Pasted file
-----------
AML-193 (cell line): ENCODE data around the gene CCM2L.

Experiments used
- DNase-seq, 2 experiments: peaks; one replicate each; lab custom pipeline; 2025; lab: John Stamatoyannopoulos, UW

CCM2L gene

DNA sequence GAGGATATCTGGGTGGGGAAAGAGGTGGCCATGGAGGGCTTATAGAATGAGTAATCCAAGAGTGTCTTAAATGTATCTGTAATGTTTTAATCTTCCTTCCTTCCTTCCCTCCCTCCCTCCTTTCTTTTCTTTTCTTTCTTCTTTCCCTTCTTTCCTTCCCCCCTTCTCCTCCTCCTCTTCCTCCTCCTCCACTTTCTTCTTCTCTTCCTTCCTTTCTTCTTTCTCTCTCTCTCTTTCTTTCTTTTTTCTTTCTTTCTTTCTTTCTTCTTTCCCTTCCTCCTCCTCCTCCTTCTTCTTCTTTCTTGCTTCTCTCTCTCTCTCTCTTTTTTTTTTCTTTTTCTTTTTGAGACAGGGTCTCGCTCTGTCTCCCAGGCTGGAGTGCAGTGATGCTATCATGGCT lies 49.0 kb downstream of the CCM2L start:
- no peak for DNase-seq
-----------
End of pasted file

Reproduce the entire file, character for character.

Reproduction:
AML-193 (cell line): ENCODE data around the gene CCM2L.

Experiments used
- DNase-seq, 2 experiments: peaks; one replicate each; lab custom pipeline; 2025; lab: John Stamatoyannopoulos, UW

CCM2L gene

DNA sequence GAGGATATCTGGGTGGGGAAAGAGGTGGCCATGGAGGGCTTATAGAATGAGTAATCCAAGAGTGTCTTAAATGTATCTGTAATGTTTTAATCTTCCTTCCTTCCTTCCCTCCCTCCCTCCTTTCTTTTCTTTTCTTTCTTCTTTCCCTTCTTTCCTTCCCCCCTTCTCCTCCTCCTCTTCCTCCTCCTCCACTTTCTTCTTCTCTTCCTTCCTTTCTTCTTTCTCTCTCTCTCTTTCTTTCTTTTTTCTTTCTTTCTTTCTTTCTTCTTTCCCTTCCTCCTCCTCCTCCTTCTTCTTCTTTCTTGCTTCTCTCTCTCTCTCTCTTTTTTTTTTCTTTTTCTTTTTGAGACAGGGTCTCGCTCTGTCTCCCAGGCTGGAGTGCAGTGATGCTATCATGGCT lies 49.0 kb downstream of the CCM2L start:
- no peak for DNase-seq